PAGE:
God wants us to know He paid the penalty of sin on our behalf – out of love for us. He wants us to know that though we ought to fear Him, we no longer have to fear eternal damnation if we will repent, trust in Jesus’ redemptive work, turn from our sin, and pursue godliness. He wants us to know He is eagerly and longingly inviting us to share an intimate, mutually satisfying, mutually faithful relationship of communion and companionship with Him. And He wants us to know all this so we will repent of our rebellion and sin, turn from our wicked ways, and come into the warm embrace of His love. Therefore, God solved our sin problem in such a way as to convince us of His love – a love which is all the more appealing because He never allows it to compromise justice.

        The wise see God’s love as perfectly pure, and the hungry feast on it. If you cannot see the worth of God’s love, or understand it, ask God to help you. Make Ephesians 3:14-19, your daily prayer until you understand the depth of love God has for you. (Note: II Corinthians 5:14-15; I John 4:18,19)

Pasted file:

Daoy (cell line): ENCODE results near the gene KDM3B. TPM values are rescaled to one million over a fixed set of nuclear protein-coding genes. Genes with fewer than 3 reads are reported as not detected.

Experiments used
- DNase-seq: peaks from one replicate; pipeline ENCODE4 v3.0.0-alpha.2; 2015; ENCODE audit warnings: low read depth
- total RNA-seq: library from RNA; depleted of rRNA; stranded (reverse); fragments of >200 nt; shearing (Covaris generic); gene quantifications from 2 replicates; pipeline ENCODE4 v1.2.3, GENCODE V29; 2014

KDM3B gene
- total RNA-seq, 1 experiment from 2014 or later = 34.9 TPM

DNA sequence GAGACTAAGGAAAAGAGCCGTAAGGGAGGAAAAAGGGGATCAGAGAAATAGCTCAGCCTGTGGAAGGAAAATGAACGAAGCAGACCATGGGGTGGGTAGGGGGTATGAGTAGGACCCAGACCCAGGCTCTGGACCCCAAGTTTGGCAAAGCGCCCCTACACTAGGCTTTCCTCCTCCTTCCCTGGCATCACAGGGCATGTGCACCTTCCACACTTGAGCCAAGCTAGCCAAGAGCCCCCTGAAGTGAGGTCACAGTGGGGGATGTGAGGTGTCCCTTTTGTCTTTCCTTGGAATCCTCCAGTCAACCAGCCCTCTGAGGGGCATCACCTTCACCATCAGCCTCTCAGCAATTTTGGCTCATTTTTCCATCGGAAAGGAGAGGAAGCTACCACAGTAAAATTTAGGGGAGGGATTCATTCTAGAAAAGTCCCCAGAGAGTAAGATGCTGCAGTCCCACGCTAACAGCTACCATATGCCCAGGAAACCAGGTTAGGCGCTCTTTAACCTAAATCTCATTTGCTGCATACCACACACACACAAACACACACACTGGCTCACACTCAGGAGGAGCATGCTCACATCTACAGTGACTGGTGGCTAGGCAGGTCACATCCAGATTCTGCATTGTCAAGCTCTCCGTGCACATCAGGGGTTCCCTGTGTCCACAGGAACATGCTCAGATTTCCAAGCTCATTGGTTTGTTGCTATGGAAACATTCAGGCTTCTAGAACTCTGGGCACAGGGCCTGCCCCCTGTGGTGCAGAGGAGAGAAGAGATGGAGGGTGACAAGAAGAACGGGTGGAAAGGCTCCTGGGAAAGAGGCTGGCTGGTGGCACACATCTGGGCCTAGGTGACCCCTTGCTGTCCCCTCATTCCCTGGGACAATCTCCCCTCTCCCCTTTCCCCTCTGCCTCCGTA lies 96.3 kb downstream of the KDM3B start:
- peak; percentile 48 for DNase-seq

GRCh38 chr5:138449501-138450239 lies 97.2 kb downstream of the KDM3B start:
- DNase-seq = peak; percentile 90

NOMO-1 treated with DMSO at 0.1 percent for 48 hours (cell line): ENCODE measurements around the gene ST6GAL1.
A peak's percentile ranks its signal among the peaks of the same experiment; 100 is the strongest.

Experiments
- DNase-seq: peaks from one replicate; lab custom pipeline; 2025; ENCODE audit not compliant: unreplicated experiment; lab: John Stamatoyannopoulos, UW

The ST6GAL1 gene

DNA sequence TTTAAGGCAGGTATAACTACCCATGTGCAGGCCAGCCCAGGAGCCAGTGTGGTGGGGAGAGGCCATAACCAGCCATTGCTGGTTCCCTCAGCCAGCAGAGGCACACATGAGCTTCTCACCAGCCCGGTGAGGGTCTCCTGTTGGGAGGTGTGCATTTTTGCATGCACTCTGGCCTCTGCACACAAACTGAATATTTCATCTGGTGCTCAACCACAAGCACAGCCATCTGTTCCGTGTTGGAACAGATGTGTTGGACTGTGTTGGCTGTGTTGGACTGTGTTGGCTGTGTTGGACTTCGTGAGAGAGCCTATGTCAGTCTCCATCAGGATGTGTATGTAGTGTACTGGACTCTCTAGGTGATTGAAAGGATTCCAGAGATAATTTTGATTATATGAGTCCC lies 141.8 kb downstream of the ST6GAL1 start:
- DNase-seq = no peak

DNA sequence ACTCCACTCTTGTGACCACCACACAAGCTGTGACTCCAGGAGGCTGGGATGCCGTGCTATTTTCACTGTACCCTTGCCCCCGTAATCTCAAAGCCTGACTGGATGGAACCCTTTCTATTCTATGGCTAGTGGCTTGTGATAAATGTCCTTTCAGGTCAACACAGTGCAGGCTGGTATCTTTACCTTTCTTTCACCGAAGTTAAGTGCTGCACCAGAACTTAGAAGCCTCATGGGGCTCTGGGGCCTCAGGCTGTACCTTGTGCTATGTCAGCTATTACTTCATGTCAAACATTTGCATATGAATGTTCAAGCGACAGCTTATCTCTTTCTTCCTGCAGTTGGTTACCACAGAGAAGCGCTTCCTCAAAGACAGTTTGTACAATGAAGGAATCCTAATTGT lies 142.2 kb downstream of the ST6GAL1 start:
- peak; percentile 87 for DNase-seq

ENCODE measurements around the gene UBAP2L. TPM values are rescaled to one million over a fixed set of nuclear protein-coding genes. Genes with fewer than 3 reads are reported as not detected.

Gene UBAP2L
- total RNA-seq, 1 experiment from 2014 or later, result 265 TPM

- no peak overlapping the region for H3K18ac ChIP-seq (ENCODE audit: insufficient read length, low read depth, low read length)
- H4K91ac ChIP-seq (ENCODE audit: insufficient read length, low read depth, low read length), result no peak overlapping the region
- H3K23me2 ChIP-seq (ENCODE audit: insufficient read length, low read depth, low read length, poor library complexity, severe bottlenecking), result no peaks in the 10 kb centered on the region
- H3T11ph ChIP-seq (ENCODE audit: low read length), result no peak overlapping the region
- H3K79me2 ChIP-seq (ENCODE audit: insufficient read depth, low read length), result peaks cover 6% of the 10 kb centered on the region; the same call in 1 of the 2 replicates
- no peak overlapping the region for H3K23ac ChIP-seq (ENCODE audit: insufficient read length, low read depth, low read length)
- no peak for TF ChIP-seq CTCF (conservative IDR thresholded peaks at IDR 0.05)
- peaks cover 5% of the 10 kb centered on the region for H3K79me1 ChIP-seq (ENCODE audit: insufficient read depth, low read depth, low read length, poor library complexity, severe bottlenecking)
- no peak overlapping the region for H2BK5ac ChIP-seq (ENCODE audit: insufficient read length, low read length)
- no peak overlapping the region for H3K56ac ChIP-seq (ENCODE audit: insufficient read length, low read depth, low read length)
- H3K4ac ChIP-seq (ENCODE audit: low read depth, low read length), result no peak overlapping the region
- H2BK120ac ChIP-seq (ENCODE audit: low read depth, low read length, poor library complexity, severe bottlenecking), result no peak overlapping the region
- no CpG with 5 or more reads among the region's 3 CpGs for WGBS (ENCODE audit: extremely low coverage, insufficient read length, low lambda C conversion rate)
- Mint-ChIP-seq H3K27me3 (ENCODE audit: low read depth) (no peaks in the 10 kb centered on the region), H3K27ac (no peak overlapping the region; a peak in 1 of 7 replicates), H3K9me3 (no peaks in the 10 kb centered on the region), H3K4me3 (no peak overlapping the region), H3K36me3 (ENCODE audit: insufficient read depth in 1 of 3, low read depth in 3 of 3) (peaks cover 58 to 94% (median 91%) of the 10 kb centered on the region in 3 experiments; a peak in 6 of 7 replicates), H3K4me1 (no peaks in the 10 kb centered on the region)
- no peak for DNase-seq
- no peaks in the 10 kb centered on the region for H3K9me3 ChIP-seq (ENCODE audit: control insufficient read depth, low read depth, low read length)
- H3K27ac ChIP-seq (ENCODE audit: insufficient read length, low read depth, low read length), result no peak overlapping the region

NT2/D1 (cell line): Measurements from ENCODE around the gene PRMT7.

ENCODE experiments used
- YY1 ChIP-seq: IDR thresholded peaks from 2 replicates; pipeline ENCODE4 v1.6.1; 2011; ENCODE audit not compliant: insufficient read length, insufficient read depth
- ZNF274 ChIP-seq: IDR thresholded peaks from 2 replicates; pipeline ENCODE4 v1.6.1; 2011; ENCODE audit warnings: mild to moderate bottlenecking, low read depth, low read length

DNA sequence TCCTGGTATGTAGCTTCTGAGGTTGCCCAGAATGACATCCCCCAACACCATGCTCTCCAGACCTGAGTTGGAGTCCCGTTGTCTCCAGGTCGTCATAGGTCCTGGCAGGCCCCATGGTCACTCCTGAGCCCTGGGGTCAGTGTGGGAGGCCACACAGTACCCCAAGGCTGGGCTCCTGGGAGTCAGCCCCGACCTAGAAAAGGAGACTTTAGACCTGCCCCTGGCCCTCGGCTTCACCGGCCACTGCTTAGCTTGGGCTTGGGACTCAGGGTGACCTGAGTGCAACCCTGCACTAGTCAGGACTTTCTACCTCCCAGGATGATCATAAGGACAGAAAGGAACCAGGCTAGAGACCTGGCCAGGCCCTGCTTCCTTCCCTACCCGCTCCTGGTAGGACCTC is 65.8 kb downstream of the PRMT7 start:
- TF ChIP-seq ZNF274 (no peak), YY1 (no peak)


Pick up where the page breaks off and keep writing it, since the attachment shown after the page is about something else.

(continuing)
God's Plan Provides Deliverance for All Who Repent

God is very patient with us because He does not want anyone to suffer sin’s penalty of banishment. He wants everyone to come to repentance so they can be forgiven and reconciled to Himself – living with Him and all who love as He loves, forever. Therefore, God uses His gracious loving-kindness rather than His formidableness (that part of His character which arouses fear and dread in us) to try and persuade us to repent. (Note: II Peter 3:9; Romans 2:4)

        However, God will not bring even one unrepentant sinner into His eternal kingdom. He will not forgive anyone who knows what is right yet willfully, deliberately, repeatedly, and unrepentantly continues doing what he knows is wrong. To do so would be to unleash an evil that would ruin heaven just as sin has ruined the earth. The nature of sin and the destructive forces that are unleashed by the self-centeredness of sinners demands that only those who repent of sin can receive God’s saving grace. (Note: I John 3:1-10)